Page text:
There are several aids to the content and arrangement of the collection. First, when a folder has a heading like Printed Material, 1928-1935 (p. 13), the heading means that there is general or miscellaneous printed material in the folder from 1928 to 1935. Secondly, some subjects in a series are lengthy enough to require a centered heading, sometimes followed by an explanatory note. At the end of the material under this heading, two lines are skipped before returning to the continuation of the series. Thirdly, the years for which there is material pertaining to a series is noted under the series title. The years, however, do not necessarily correspond to Warburton's association with the organization or institution. Finally, the term “Family Schedules” refers to printed forms that list such things as the number of people in a family, their ages and occupations, their schooling, and so on. These schedules are found in several series.
Access to the Collection
Collection is open for research.
Researchers must register and agree to copyright and privacy laws before using this collection.
All or portions of this collection may be housed off-site in Duke University's Library Service Center. The library may require up to 48 hours to retrieve these materials for research use.
Please contact Research Services staff before visiting the David M. Rubenstein Rare Book & Manuscript Library to use this collection.
Use & Permissions
The copyright interests in this collection have not been transferred to Duke University. For more information, please consult the section on copyright in the Regulations and Procedures of the David M. Rubenstein Rare Book & Manuscript Library.
How to Cite
[Identification of item], The Amber Arthun Warburton Papers, David M. Rubenstein Rare Book & Manuscript Library, Duke University.
This series contains correspondence, writings, printed material, clippings, photographs, and volumes. The correspondence spans most of Warburton's life, but offers few special glimpses into her personal life. Interesting material in this series includes Warburton's employment applications (they provide good descriptions of her many positions), an assortment of articles on labor and unions in the 1920's and 1930's, and a series of articles by Agnes Meyer on conditions in the postwar (1946) South. There are four Warburton diaries, none of which is particularly long or revealing. There are also many photographs of Warburton and her friends and relatives.
The subject files are arranged first chronologically, then alphabetically by topic. They cover a wide range of materials reflecting Amber Warburton's personal and professional interests. The bulk consists of printed materials and clippings with some letters and other miscellaneous items; there is also one folder of photographs of the Warburton family, a large photograph of a classical sculpture, and a set of diaries. Some of these materials relate to time Amber Warburton spent in Europe.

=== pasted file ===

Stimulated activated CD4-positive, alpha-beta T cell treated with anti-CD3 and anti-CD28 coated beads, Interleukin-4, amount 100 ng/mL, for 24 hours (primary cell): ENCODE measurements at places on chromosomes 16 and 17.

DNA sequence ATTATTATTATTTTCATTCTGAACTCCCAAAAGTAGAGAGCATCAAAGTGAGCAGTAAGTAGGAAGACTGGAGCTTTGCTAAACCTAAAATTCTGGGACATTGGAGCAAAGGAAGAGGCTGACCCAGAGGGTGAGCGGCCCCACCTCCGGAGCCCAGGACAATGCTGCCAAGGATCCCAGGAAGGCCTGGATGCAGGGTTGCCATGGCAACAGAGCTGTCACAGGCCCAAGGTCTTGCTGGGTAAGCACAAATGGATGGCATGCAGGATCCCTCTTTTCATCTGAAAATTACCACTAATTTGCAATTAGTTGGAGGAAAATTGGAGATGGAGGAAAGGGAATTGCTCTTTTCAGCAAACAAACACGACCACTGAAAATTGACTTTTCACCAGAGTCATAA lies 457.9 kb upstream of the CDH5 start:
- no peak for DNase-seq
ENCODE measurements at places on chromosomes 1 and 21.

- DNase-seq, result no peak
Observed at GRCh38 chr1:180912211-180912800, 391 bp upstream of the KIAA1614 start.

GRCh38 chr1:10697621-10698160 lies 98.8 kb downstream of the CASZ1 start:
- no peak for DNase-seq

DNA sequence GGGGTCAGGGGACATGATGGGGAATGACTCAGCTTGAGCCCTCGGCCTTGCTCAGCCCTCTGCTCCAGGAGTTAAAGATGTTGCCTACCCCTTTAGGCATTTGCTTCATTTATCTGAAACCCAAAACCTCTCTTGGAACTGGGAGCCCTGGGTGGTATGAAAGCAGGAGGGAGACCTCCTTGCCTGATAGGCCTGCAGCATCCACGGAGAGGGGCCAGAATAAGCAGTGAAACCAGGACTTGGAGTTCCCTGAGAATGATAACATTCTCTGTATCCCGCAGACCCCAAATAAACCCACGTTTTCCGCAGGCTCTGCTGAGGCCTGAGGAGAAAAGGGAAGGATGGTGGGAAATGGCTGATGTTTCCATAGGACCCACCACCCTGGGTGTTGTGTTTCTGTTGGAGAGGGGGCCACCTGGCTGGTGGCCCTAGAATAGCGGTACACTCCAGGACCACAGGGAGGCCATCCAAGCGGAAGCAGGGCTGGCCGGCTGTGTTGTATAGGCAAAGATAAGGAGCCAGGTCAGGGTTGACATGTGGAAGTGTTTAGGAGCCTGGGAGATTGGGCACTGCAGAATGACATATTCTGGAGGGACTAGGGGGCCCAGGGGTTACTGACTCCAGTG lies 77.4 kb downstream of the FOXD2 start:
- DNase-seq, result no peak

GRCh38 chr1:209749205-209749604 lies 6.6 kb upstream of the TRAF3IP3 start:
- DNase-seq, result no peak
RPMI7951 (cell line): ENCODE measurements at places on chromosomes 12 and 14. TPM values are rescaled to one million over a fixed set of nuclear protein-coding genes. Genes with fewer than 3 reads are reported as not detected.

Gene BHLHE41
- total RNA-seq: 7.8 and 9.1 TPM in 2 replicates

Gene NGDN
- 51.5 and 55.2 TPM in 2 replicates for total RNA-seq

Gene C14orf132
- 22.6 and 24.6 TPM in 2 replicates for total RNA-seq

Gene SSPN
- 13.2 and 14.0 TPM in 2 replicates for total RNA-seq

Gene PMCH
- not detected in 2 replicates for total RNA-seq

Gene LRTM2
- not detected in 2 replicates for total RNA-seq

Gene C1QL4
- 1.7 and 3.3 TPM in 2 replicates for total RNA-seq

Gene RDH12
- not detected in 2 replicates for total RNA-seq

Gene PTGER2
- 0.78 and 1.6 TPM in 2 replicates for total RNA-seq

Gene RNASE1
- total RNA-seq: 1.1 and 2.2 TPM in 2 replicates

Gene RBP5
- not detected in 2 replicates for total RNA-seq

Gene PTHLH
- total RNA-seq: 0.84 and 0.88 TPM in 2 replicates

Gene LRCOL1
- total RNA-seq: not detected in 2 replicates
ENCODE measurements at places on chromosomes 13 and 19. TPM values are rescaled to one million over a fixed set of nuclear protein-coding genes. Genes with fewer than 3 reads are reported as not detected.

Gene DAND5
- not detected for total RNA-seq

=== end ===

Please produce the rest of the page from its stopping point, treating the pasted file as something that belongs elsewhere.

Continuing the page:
This series consists of printed material from the Brookwood Labor College. The Brookwood Labor College was an educational institution for workers founded in 1921 in Katonah, New York. Warburton was the school librarian for two years, 1923-1925.
Within the series are pamphlets about Brookwood; articles, plays, and poems by Brookwood faculty members and students; and nine issues of the school newspaper, The Brookwood Review. There are several memorandums addressing the problem of the split between the faculty of the college and some prominent trade unionists. In general, a split developed because William Green, president of the A.F.L., accused the faculty of espousing communism. The faculty denied the charge.
Warburton was a graduate student at Columbia University from 1926 to 1929. This series contains printed material from courses, Warburton's master of arts thesis (1927) and drafts of her doctoral dissertation, and reports, notes, and printed material for her dissertation. Also includes her 1927 diploma.
This series consists of notes, outlines, and bibliographies for courses taught by Warburton at Mount Holyoke College in 1928.
This series contains course reports, notes, and outlines, scrapbooks, pamphlets, booklets, and three issues of The News from the Southern Summer School for Women Workers in Industry. Warburton taught at six-week summer sessions held in Sweet Briar, Virginia in 1927, and Burnsville, North Carolina, in 1928 and 1929. Warburton also taught in a similar program in the summer of 1935, the Bryn Mawr Summer School for Women in Industry held in Mount Ivy, New York. Printed material from that program is included in this series. Additional material about this organization is in the Alice Mary Baldwin Papers in the Duke University Archives. Researchers interested in social history would find the student scrapbooks, where students often wrote short essays on their youth and work experiences, a rich source of information on Southern women workers in the late 1920's and early 1930's.
This series contains correspondence, notes, reports, schedules, and printed material pertaining to Warburton's field study of coal mining villages in Pennsylvania, Ohio, and Illinois in 1929 and a rural-industrial county in Georgia in 1930. Warburton was one of several investigators sent out to small industrial villages to study the churches and their roles in the villages. Though researchers were supposed to concentrate on churches, Warburton devoted much attention to social and economic conditions in the villages. Consequently, there is some revealing descriptive and statistical information on the villages Warburton visited. There is also printed material from the United Mine Workers.
This series has correspondence, notes, family schedules, drafts of reports and studies, printed material, and photographs from Warburton's work for the Children's Bureau, 1939-1942. The bulk of the material is printed reports, either done or received by the Children's Bureau. While at the Bureau, Warburton supervised two studies that eventually were published: Industrial Homework Conditions in the Candlewick-Bedspread and Lace Industries, and Work and Welfare of Children of Agricultural Laborers in Hidalgo County, Texas. Material from the Hidalgo County study provides a penetrating view of social and economic conditions in south Texas in the early 1940's. Besides the copious printed material from the study, there are many photographs, some of which are quite good.